On Monday morning March 7th, we left Palermo early for a seaside town called Mazara del Vallo which has a large Tunisian population that represents the largest Arab community in Italy. Before our interviews with members of San Vito Onlus, an organization which is dedicated to helping immigrants in Mazara and has ties to the Catholic church (http://www.fondazionesanvito.com/), we split up into groups to have lunch and explore parts of Mazara. As we were walking down the main street, it became obvious from the looks we were getting that Mazara is not a major tourist destination, at least not in early March. Jess and I were searching for a place to eat, when a man stopped us on the street and asked us if we were tourists. We told him that we were and that we were looking for a place to have lunch. He seemed very happy to recommend Caffe Med which was close to the sea and allowed us to walk around the beach before meeting up with the group. Looking out at the Mediterranean and being able to touch the sea with my own hands and feet was a very surreal feeling. We spent so much time in the classroom reading about the journeys and the sacrifices that people make in order to cross this body of water and now to see it in front of us, giving no indication of the thousands of lives that have been lost within it.
As we began our interview with the members of Fondazione San Vito Onlus, we learned that the total population of Mazara is about 54,000 with a Tunisian population of about 3,000 (although they believe that there are closer to 6,000 there). In the 1970’s, many men came over from Tunisia when there was a shortage of fishermen in Mazara which is the largest fishing port in Italy as well as one of the largest in the Mediterranean. Because fishing is crucial to the economy here, the Tunisian immigrants were welcomed in order to support the industry. Since the 1970’s, many Tunisian families have reunited and settled in Mazara as a result of chain and family migration patterns. Francesco, a journalist who works with the foundation, described Tunisia and Mazara as sharing the sea because they both fish there. Because of this, one might think that the Tunisians and Mazarians would be integrated, but Francesco described the relationship between the Tunisians and Mazarians like that of a married couple that lives and exists in the same house, but does not communicate with one another. He said that the only exception to this is on the fishing boats and at the foundation, where they interact and work together.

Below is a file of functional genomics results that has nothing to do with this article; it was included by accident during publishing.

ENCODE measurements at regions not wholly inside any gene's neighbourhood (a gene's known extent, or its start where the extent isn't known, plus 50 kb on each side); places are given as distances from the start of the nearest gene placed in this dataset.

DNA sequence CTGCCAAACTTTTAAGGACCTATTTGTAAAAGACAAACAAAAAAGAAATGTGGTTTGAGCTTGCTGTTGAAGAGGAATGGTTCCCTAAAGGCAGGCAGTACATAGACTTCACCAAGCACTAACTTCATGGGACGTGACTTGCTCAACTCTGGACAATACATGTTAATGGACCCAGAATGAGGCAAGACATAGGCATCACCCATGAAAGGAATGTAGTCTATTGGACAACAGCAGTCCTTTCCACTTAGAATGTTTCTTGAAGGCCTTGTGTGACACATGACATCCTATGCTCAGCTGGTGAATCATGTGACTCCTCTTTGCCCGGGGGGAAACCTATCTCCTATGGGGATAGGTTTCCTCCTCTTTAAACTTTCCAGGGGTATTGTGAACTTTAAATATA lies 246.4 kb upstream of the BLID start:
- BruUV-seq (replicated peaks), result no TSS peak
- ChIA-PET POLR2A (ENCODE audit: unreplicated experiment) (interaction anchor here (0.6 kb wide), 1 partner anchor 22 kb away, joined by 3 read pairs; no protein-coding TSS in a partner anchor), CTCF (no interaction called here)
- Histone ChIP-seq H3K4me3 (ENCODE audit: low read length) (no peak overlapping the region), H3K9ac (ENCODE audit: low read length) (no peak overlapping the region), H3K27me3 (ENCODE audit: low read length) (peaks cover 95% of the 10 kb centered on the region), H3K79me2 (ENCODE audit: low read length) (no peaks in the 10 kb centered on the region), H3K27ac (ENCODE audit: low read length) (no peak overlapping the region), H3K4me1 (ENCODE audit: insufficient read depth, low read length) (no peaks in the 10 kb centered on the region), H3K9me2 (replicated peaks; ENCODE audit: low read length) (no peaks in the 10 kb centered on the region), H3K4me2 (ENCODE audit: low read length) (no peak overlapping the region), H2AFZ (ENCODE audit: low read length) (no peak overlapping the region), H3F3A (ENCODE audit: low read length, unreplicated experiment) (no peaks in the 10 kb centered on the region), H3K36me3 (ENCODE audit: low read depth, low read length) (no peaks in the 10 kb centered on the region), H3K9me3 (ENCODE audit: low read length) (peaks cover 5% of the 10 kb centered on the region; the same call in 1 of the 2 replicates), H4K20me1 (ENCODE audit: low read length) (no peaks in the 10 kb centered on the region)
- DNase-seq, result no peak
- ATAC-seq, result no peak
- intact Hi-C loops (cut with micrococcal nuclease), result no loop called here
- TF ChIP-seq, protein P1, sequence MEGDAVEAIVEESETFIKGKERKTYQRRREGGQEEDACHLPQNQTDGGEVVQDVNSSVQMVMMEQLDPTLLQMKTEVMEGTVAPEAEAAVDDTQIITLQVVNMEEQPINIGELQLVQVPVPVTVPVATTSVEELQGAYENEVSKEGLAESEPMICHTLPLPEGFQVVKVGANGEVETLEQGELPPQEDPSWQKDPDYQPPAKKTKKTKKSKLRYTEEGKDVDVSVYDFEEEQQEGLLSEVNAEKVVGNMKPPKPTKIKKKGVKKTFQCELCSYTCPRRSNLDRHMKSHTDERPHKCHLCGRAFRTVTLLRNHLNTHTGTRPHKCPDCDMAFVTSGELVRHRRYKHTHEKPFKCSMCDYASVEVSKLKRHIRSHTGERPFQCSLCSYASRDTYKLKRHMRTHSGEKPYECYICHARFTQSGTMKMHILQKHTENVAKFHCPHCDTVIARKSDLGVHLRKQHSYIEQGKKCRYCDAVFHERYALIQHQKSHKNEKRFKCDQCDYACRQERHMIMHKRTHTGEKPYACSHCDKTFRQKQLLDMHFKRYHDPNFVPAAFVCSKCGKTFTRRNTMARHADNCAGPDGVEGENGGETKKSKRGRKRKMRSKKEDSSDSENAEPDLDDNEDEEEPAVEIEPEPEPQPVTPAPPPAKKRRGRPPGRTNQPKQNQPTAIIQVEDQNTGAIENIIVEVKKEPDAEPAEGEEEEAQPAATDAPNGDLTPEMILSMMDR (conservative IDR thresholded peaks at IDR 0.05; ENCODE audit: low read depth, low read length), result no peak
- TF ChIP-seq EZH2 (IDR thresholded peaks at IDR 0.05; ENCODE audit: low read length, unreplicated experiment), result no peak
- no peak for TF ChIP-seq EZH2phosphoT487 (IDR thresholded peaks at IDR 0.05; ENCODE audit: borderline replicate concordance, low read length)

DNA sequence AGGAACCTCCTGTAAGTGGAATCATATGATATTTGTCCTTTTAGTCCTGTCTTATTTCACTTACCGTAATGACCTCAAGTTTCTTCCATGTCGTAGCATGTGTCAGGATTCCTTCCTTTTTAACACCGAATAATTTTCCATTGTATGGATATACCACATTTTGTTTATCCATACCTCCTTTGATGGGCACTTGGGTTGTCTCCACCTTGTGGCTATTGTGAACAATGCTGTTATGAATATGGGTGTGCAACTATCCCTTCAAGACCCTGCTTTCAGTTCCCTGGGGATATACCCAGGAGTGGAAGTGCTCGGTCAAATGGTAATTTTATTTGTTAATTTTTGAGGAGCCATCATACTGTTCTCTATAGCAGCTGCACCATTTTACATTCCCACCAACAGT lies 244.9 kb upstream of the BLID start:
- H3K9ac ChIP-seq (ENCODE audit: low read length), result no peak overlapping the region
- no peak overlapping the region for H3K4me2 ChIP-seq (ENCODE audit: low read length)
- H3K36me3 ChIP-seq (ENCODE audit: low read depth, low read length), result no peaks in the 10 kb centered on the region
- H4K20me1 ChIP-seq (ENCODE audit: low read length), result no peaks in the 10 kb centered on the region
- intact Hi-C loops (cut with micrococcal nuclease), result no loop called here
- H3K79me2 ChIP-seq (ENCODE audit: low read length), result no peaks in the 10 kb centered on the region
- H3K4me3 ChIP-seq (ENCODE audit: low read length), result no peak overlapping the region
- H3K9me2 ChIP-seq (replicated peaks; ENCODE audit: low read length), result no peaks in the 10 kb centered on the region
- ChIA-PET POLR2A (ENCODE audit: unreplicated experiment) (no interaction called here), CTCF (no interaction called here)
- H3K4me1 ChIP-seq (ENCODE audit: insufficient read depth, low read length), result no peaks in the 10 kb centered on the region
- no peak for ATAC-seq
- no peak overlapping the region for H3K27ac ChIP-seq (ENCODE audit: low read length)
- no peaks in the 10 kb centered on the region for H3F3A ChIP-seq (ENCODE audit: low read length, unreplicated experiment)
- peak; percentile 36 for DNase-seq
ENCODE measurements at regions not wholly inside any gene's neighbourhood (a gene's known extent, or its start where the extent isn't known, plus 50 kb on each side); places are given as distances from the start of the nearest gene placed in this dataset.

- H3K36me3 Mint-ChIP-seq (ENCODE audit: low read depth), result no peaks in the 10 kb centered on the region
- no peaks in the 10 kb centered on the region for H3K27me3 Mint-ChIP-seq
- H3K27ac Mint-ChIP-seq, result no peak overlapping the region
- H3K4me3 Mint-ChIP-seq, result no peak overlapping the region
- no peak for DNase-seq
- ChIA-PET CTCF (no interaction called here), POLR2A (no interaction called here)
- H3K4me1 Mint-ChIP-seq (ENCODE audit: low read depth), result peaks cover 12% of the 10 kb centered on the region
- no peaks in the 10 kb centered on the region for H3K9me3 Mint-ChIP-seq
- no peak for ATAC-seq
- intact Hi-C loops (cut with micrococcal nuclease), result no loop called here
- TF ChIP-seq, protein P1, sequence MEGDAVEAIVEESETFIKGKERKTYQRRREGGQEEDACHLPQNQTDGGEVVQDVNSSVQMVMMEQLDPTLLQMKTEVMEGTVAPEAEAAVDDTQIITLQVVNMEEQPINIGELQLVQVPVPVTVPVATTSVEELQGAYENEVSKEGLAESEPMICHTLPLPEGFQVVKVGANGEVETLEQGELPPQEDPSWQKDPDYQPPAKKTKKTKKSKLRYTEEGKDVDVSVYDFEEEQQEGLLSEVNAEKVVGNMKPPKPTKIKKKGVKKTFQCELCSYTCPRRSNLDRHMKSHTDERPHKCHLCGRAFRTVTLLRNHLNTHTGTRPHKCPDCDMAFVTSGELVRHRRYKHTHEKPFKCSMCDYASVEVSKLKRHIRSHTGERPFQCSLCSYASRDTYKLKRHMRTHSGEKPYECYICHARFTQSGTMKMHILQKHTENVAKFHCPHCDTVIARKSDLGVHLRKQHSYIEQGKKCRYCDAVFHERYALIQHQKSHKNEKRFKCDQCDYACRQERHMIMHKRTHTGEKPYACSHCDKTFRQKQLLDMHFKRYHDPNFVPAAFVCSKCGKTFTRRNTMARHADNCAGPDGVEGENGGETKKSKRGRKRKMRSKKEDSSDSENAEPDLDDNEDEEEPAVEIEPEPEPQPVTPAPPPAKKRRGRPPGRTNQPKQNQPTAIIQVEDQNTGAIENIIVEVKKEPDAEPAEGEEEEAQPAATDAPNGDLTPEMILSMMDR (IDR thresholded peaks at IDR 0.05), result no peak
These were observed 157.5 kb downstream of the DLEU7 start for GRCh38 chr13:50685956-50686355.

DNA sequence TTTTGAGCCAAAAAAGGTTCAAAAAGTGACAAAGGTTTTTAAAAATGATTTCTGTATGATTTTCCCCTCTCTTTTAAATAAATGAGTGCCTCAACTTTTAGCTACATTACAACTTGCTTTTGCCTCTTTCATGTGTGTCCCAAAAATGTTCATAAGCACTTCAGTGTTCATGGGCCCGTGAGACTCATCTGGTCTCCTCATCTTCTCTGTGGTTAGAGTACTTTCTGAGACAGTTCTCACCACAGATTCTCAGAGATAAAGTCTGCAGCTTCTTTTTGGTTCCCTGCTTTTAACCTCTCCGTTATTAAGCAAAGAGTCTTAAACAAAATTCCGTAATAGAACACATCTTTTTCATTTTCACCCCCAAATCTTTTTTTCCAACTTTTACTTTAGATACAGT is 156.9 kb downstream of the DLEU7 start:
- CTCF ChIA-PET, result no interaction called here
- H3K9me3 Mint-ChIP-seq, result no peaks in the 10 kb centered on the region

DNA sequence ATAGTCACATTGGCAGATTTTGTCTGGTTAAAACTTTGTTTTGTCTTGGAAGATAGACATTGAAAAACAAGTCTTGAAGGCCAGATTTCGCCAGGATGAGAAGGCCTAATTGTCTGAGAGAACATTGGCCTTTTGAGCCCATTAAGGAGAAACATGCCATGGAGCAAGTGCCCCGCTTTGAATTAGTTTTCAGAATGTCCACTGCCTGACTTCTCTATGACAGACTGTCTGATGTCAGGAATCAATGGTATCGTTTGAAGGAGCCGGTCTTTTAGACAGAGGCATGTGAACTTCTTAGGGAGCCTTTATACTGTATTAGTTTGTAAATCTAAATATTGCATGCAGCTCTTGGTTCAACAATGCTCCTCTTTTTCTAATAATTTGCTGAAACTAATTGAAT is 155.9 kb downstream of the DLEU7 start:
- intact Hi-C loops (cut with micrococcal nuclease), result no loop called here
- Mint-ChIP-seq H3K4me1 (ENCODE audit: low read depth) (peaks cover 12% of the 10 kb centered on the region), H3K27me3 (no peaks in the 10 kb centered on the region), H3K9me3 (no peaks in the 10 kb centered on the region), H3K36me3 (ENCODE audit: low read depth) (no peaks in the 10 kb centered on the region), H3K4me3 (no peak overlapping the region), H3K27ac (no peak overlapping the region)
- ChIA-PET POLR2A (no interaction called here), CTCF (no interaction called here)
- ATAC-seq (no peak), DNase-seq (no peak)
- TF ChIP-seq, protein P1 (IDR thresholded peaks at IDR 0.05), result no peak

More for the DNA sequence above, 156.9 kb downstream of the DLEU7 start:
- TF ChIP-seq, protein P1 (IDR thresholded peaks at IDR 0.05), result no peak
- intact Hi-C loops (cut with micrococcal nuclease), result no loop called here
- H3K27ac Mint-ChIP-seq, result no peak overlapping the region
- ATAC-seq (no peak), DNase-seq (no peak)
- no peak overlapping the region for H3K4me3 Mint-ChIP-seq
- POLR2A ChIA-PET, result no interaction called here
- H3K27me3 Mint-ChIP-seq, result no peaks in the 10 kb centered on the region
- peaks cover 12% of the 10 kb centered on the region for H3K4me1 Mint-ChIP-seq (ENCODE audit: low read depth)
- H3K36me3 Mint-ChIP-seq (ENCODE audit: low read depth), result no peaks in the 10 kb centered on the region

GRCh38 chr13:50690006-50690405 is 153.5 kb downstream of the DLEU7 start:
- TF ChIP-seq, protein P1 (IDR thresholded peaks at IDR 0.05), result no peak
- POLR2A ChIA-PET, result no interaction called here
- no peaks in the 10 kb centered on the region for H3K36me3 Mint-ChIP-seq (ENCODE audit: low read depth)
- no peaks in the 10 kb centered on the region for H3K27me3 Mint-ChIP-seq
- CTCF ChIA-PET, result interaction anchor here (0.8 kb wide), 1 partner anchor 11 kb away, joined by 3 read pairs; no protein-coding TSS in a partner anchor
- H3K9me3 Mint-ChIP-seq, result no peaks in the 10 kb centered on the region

One important aspect of this organization is its work with women. They talked about how the Tunisian women do not have many opportunities outside the foundation compared to men. There was an initiative that ended in 2015 called “The New Italian Project” which taught 15 women and 10 men entrepreneurial skills and gave them work experience (http://www.fondazionesanvito.com/2015/09/30/progetto-nuovi-italiani ). The men worked on farms which had been confiscated from the mafia and the women worked in bakeries making Tunisian and Sicilian pastries. Two of these women, Suad and Sallua, were at the Foundation while we were there and said that they enjoyed the experience because they were able to enjoy the company of other women. One woman who works at the foundation, Maria, said that a lot of their integration is focused on women because women act as the mediators between the family and the outside world, through activities such as picking their children up from school or shopping for the household. She also said that many of these women are not aware of the rights that they have. For instance, widows may not realize that they have access to pensions. The foundation tries to raise awareness of their rights and also empowers the women with whom they interact.
Another important area of the Foundation’s work focuses on children of Tunisian origin. At the end of our time at the foundation, we were told that there was a group of students aged 11-18 who had been waiting for 2 hours to talk with us while we were interviewing the others. As soon as they opened the doors, more than 30 students came into the room, excitedly chatting and took a seat. One girl explained that they were really excited to talk to us because we were from America and they could practice their English. They were all first or second generation Tunisian immigrants and the girl explained that after school they have a homework help session at the foundation and then they have other activities such as sports or games. From some conversations with them, it did not seem like they were friends with many Mazarian students, but their eagerness to talk with us made it clear that they wanted to connect with other students despite backgrounds. We ended our time there with a dance party, which, although there wasn’t a serious language barrier for any of us and we were able to communicate, proved once again that dance (as well as music, theater, etc) can transcend cultures. The students were eager to teach us new dances from Tunisia as well as learn some of our dances.
I think that we all found our time at the foundation to be very positive. It was wonderful to hear from the members of the foundation about the initiatives and the programs that they have created for immigrants in Mazara, but to then actually meet the students and see the supportive and inviting group that the foundation has created was especially impactful.
Foundation’s interview with Professor Marini-Maio regarding our mosaic:
Testimony from a member Tunisian member of the Foundation: